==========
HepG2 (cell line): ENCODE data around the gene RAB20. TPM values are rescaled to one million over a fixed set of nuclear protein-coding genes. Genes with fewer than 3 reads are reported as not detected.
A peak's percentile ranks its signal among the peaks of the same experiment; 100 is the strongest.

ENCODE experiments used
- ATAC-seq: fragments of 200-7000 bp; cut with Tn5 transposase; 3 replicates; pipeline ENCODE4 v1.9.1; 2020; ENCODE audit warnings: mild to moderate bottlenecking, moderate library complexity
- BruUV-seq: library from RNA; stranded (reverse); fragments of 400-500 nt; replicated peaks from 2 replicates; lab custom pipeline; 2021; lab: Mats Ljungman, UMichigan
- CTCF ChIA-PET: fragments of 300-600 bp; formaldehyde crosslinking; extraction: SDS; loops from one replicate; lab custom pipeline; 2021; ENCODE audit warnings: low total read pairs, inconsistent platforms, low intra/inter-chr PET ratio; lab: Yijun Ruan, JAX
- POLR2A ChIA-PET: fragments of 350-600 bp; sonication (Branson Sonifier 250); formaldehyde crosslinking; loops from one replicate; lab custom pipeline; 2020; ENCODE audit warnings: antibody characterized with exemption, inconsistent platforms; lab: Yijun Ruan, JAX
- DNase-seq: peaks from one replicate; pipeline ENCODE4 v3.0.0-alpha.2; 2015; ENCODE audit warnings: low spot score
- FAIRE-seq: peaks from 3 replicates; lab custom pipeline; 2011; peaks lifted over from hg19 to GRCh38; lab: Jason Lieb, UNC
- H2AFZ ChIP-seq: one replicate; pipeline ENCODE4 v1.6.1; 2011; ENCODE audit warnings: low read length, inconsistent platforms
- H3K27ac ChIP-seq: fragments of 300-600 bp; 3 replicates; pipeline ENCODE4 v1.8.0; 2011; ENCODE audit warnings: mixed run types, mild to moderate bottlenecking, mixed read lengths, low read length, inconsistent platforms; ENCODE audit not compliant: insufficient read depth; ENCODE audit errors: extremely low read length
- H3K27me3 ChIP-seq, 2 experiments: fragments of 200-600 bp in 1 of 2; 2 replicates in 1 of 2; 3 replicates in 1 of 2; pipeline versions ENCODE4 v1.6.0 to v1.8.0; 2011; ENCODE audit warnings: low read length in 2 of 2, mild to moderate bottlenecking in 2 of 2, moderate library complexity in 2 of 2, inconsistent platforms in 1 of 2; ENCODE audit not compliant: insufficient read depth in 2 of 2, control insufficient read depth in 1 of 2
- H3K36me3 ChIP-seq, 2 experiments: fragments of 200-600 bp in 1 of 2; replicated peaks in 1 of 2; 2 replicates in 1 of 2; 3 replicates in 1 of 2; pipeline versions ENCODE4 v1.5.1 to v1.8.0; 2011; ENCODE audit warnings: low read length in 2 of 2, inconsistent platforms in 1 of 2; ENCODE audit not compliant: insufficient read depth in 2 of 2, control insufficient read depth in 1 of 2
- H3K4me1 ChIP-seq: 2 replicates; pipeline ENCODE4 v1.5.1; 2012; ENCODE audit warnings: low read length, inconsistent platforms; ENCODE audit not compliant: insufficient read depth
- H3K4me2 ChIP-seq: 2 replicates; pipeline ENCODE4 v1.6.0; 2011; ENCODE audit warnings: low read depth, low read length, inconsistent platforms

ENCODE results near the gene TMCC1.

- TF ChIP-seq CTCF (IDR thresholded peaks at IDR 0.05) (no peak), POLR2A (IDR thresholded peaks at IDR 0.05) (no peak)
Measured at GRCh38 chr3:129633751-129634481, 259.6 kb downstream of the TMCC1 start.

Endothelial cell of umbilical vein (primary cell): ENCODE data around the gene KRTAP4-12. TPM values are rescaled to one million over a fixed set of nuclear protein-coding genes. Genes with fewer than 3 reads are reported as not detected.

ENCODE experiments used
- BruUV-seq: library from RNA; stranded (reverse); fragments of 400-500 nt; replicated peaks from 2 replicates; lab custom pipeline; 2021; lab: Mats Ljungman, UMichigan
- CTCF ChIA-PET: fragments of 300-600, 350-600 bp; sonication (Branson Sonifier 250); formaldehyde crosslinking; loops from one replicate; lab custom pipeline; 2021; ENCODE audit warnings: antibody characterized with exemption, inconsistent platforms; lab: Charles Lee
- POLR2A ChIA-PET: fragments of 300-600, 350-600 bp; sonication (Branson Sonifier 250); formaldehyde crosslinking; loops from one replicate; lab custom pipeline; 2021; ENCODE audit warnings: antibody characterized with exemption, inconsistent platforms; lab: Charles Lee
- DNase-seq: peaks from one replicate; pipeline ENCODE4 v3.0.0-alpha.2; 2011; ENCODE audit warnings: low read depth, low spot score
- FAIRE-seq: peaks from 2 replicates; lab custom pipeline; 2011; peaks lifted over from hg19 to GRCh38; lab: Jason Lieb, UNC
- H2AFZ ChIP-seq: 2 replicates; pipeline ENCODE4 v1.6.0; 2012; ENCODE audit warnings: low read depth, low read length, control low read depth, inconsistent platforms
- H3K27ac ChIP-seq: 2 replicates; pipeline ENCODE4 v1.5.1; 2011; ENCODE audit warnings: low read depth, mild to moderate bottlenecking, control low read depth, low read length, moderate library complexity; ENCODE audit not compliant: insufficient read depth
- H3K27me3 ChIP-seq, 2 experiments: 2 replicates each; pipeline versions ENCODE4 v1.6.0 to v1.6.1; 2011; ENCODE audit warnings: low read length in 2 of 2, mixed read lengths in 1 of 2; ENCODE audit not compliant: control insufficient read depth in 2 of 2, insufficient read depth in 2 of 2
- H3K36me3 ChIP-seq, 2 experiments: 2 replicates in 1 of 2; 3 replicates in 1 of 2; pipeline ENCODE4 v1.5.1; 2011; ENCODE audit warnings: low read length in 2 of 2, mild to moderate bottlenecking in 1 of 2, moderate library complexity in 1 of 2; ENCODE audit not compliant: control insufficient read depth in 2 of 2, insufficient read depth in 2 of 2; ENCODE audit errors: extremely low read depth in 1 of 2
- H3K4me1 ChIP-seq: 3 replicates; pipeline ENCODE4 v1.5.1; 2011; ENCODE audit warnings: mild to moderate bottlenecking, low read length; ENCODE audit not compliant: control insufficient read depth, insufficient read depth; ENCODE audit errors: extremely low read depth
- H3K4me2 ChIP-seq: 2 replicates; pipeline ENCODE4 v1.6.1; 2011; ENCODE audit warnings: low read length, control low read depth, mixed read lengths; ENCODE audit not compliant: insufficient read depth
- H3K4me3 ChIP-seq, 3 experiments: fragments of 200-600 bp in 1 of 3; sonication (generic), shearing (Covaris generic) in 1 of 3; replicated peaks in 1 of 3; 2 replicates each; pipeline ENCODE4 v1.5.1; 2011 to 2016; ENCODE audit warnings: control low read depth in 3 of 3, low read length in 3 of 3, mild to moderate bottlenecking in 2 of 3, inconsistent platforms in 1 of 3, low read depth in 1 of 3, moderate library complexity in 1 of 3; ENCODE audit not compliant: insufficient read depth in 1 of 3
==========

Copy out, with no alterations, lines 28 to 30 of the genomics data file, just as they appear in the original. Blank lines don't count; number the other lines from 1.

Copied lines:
- H3K27me3 ChIP-seq, 2 experiments: 2 replicates each; pipeline versions ENCODE4 v1.6.0 to v1.6.1; 2011; ENCODE audit warnings: low read length in 2 of 2, mixed read lengths in 1 of 2; ENCODE audit not compliant: control insufficient read depth in 2 of 2, insufficient read depth in 2 of 2
- H3K36me3 ChIP-seq, 2 experiments: 2 replicates in 1 of 2; 3 replicates in 1 of 2; pipeline ENCODE4 v1.5.1; 2011; ENCODE audit warnings: low read length in 2 of 2, mild to moderate bottlenecking in 1 of 2, moderate library complexity in 1 of 2; ENCODE audit not compliant: control insufficient read depth in 2 of 2, insufficient read depth in 2 of 2; ENCODE audit errors: extremely low read depth in 1 of 2
- H3K4me1 ChIP-seq: 3 replicates; pipeline ENCODE4 v1.5.1; 2011; ENCODE audit warnings: mild to moderate bottlenecking, low read length; ENCODE audit not compliant: control insufficient read depth, insufficient read depth; ENCODE audit errors: extremely low read depth